that was work enough for one man. But at the same time
he has been president of the Citizens Relief Association,
which collects funds and distributes them for the relief of those
who need immediate help. And that is not all. Like Alex-
ander the Great, he sought for more worlds to conquer, and
he has gone twenty or thirty miles out from Washington and
established a tuberculosis sanitarium, where twenty or thirty
patients are treated according to the most approved scientific
methods. All of this work he has done without pay and from
the spirit of brotherly love.

Some of you may, as I have done, stood by the bedside of
a loved daughter and seen the white plague lay its hand upon
her, and the pale face grow paler and the thin body grow
thinner until at last the silver cord was loosed and the golden
bowl was broken, and all that I could do was to take with
tender hands her pale and sacred clay and place it in the
bosom of mother earth. Do you wonder that I look upon
that man as one of nature's noblemen, and that I rejoiced to
join with others in a testimonial on his seventieth birthday for
the good work he has done for the sufiEering and needy and
those whom science alone can well help.

Well that is only a sample. Some of you may have been
in the slums of our cities and seen the wretched tenements of

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four, five or six stories, where whole families are gathered in
single rooms without any sanitary conveniences, with scarcely
a ray of sunlight and very little fresh air or pure water, and
wondered at the lives there lived. Now, all over this land, a great
e£fort is being made to change these conditions — take Miss
Jane Addams, for illustration ; a lady of means, of culture and
refinement, who has gone to the Hull House in Chicago, in
one of the worst districts in that city, and there has worked
day by day. She has her lecture-room, scientific apparatus,
printing presses and things of that kind, and she gathers from
the hopelessly poor and strives to lift up to a better life, tries
to put into them a hope and ambition and aspiration for some-
thing in the future. Does she not know the meaning of the
Master's words in his picture of the final judgment, ''Inasmuch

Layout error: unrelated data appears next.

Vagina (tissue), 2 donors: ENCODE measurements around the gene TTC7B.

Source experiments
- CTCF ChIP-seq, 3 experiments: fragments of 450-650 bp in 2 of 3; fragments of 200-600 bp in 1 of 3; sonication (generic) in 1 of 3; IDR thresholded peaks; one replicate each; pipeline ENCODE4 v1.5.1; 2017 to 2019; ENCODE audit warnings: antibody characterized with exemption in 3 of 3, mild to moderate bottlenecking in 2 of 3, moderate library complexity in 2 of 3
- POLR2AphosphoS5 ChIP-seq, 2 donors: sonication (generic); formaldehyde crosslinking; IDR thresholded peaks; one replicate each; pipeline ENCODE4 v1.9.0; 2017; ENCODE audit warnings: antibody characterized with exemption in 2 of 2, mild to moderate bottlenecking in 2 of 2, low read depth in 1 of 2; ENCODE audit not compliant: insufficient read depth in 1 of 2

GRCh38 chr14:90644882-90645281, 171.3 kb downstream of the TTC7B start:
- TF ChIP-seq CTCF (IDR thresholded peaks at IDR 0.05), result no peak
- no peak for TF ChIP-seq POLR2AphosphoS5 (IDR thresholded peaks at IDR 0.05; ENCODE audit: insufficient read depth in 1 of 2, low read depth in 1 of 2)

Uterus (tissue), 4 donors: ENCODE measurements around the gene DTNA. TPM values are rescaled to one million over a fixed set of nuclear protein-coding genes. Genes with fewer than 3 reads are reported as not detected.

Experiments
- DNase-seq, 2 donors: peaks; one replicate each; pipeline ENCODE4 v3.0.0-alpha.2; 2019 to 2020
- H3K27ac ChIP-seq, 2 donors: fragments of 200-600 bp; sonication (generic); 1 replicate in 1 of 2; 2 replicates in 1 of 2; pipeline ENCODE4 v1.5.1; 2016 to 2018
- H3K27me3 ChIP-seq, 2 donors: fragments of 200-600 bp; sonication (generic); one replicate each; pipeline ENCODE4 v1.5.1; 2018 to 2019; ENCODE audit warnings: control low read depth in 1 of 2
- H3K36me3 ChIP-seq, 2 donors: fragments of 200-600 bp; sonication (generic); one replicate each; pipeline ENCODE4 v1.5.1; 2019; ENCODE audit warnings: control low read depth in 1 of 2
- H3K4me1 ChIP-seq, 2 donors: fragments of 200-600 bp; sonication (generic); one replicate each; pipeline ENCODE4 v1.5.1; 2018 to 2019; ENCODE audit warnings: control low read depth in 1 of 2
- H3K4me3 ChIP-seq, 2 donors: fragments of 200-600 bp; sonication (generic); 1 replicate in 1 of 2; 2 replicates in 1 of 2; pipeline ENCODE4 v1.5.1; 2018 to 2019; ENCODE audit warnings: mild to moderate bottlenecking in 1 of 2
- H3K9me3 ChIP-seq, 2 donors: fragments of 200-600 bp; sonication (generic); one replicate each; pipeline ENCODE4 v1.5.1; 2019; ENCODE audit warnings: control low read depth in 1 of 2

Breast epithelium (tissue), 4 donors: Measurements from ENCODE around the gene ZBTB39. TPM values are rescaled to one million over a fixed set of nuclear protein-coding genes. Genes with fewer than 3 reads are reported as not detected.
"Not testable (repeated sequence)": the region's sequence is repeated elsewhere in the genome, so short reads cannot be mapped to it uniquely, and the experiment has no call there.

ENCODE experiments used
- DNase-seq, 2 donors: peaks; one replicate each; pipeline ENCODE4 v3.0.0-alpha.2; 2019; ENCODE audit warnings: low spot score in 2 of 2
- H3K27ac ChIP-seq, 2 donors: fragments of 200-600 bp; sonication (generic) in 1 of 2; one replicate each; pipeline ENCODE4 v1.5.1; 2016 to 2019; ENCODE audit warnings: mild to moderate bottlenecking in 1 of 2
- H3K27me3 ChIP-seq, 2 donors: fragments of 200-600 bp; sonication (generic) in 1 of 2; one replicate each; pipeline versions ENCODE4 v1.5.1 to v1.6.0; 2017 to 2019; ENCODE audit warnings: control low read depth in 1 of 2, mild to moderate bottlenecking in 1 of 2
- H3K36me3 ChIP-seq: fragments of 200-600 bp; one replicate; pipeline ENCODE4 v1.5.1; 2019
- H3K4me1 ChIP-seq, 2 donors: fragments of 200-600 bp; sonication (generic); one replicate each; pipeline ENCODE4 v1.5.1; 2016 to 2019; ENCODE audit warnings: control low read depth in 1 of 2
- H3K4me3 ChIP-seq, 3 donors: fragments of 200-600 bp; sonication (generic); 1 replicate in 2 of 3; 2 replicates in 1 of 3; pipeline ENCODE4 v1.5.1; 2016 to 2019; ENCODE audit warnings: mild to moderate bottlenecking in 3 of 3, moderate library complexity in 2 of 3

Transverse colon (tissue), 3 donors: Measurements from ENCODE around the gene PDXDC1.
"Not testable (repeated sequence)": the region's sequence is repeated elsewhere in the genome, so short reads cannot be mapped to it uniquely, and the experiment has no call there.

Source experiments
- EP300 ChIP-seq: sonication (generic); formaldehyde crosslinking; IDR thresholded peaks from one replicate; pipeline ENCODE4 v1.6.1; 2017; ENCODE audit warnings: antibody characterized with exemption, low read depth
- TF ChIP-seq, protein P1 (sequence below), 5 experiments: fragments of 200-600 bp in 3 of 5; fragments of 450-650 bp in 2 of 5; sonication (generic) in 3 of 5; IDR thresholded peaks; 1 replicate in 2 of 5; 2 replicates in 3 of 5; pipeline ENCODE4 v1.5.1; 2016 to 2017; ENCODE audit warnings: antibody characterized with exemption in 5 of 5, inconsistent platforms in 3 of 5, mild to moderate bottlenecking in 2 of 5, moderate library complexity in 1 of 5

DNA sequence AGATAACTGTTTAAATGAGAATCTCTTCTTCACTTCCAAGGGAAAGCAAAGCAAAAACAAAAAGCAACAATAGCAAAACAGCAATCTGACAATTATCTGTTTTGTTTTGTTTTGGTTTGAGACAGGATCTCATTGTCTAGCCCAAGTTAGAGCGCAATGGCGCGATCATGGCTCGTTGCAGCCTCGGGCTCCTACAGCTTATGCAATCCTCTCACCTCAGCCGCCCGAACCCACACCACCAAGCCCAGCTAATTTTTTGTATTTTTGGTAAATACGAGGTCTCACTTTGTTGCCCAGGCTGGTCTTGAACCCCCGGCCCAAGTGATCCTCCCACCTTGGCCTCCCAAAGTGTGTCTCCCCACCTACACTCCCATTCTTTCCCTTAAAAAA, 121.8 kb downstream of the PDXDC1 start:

as ye have done it unto one of the least of these my children,
ye have done it unto me."

And it is not one individual alone. In all our large cities
there are noble men and noble women that are doing just that
work. Is this country going downward or upward ? Is our
civilization a failure or is it a success ? Is it promising better
things in the future or promising worse ? These things move
me, and I cannot help it. I beg your pardon if I have departed
from the ordinary style of a Fourth of July address, but as I get
old — well I am not eighty, I am past seventy, I feel as though
I should not spend my life in trying to simply make fun. I
believe in fun, I believe in a laugh. But I feel, that so far as
I can, I should, vnthout trespassing upon the patience of
others, try to put in motion forces, or to help forces already in
motion, which are tending to make this nation in the truest
sense of the word the hope of humanity. And now let me
close with these beautiful words of Longfellow :

** Thou, too, sail on, O ship of state !
Sail on, O Union, strong and great!

Humanity with all its fears,

With all the hopes of future years,
Is hanging breathless on thy fate !

Sail on, nor fear to breast the sea !

Our hearts, our hopes, our prayers, our tears,

Our faith triumphant o'er our fears,
Are all with thee, are all with thee !

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Online LibraryWarner Van NordenAddresses delivered by Justice David J. Brewer & Mr. Warner Van Norden ... on July the 4th, 1908 → online text (page 2 of 2)